Jimmy Murakami's animation of Raymond Briggs' tale of the aftermath of a nuclear holocaust is brilliant, comic, tragic and heartbreaking. A mix of both drawn animation and stop-motion animation with fantastic music and arresting imagery which arguably packs a greater punch than many live action depictions.

Doctor Who: The Trial Of A Time Lord
The twenty-third season is unique as it is made up of a single fourteen-part story, ostensibly divided into four sections. The Trial Of A Time Lord begins with a truly fantastic model shot of the Time Lord space station and introduces the idea of the Doctor on trial admirably. Colin Baker, Michael Jayston and Lynda Bellingham are wonderful in the courtroom scenes which start and end well, although the scenes do get very repetitive in between. The first section of evidence with its Marb station, its books of knowledge and the redacted information is intriguing and Nicola Bryant, Tony Selby, Joan Syms and Tom Chadbon are great. The second section of evidence is a much bleaker affair, the Doctor's interrogation of Peri is very unpleasant, Peri's death and what comes after are horrific and the end result is very brave television, with great performances from Brian Blessed, Nabil Shaban, Christopher Ryan and Richard Henry, while Baker is chilling and Bryant is absolutely excellent. Bonnie Langford makes a far better debut in the third section of evidence than its reputation suggests, it takes the from of a nice little murder mystery, the Mogarians and Vervoid designs are great and it ends on a great cliffhanger. The stakes are raised to their highest ready for the finale, as the proceedings move into the Matrix and the imagery is superb, the Dickensian Fantasy Factor, the Messrs Popplewick, the desolate beach, Anthony Ainley is clearly having ball, Baker, Jayston and Selby are wonderful, while Geoffrey Hughes almost single-handedly lifts it to the level of a masterpiece. An epic is probably not the best course of action when the series is on trial itself, but the story manages to be both more and less than the sum of its parts.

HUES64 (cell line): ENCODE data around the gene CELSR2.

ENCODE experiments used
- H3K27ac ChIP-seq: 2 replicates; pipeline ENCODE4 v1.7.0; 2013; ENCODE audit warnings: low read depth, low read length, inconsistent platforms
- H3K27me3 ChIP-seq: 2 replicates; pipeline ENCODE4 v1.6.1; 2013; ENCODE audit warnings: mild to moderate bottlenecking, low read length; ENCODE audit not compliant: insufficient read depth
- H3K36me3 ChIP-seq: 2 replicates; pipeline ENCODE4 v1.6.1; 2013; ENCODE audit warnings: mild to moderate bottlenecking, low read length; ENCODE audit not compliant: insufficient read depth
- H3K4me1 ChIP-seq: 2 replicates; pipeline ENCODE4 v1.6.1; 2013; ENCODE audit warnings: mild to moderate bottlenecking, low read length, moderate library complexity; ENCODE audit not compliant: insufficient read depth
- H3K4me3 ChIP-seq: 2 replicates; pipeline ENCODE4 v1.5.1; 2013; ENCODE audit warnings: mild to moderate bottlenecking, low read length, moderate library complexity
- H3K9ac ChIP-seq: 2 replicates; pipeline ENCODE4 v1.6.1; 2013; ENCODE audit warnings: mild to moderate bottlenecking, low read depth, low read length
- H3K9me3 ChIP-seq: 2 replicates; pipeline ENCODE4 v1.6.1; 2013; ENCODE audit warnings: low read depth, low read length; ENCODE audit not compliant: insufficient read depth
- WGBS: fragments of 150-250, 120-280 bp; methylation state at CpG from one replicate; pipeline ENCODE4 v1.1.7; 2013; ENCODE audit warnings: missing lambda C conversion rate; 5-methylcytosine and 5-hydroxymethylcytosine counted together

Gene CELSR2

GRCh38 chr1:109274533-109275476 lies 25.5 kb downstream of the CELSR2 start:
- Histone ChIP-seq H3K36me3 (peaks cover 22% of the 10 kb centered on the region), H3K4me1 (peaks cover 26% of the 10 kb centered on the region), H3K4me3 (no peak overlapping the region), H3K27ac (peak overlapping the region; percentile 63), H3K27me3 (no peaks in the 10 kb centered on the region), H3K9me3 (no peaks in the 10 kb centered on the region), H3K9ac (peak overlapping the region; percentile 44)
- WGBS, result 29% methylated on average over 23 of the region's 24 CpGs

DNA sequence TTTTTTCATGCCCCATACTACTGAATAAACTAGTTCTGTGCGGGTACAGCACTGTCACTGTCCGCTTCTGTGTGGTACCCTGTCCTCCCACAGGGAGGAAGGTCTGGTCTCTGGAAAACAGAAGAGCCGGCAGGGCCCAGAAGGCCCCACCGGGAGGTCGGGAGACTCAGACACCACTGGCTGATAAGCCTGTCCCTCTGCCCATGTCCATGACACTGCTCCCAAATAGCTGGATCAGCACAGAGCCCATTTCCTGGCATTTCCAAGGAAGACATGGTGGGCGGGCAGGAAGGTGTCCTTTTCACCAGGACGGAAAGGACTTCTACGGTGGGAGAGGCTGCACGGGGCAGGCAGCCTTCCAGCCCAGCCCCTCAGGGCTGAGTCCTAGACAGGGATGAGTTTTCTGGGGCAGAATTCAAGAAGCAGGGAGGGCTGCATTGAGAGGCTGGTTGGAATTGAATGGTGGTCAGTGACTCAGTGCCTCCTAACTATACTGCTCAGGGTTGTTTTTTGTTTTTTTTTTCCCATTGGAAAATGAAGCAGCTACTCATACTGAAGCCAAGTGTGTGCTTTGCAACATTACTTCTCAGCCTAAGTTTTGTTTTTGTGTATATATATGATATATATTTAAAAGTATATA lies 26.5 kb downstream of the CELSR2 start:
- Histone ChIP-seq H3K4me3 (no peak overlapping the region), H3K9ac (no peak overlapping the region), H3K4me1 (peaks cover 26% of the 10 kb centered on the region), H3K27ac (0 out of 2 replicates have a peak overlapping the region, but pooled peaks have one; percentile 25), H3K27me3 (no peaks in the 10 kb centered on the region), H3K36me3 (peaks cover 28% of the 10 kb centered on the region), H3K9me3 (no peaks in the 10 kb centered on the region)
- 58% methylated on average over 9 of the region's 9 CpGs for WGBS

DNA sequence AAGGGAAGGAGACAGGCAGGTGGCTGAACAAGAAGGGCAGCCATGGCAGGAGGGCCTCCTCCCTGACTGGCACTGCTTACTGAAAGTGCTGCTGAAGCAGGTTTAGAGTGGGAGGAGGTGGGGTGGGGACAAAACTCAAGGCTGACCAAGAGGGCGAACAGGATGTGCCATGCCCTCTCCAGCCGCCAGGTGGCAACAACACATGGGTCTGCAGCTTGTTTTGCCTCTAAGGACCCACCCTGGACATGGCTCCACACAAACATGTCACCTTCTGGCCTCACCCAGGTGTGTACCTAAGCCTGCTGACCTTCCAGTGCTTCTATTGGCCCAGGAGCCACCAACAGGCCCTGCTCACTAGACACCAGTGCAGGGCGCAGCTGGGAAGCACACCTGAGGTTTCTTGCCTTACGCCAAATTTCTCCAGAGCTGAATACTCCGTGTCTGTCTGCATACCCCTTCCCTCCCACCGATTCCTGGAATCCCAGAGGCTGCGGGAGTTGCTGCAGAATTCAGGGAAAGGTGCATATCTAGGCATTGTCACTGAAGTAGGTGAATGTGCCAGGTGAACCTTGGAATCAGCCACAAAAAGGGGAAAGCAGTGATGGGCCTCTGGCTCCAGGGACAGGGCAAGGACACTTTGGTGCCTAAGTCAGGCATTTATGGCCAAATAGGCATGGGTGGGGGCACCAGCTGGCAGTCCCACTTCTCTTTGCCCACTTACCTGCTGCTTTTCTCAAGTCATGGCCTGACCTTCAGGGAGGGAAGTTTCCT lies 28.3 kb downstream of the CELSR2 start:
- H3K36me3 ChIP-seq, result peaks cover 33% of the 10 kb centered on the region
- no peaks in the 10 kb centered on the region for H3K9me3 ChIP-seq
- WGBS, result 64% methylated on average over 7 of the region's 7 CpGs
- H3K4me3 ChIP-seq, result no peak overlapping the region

The Return of Sherlock Holmes: The Empty House; The Abbey Grange; The Musgrave Ritual; The Second Stain; The Man With The Twisted Lip; The Priory School; The Six Napoleons
Jeremy Brett returns as Sherlock Holmes in The Return of Sherlock Holmes, Edward Hardwicke makes a brilliant debut as Watson in The Empty House, the scenes reuniting him with Holmes are genuinely touching and Mrs Hudson's part in the plan is hilariously realised. The Abbey Grange is another opportunity for Brett and Hardwicke to display how well they work together. The treasure hunt of The Musgrave Ritual is nice change of pace and Ian Marter's cameo is wonderful. Patricia Hodge and Colin Jeavons are great in The Second Stain. Clive Francis and Denis Lill are fantastic in The Man With The Twisted Lip. Brett and Hardwicke are wonderful together in the tracking scenes, and Christopher Benjamin is magnificent in the very sinister episode, The Priory School. After nearly seven minutes entirely in Italian, The Six Napoleons, Eric Sykes, Marina Sirtis and Jeavons are wonderful, and the scenes of Brett and Hardwicke playing with Lestrade are a lot of fun.

The Singing Detective: Skin; Heat; Lovely Days; Clues; Pitter Patter; Who Done It
Michael Gambon, Patrick Malahide, Bill Paterson, Alison Steadman, Joanne Whalley and Janet Henfrey are fantastic in Dennis Potter's seminal work, while Lyndon Davies is phenomenal as the young Philip Marlowe.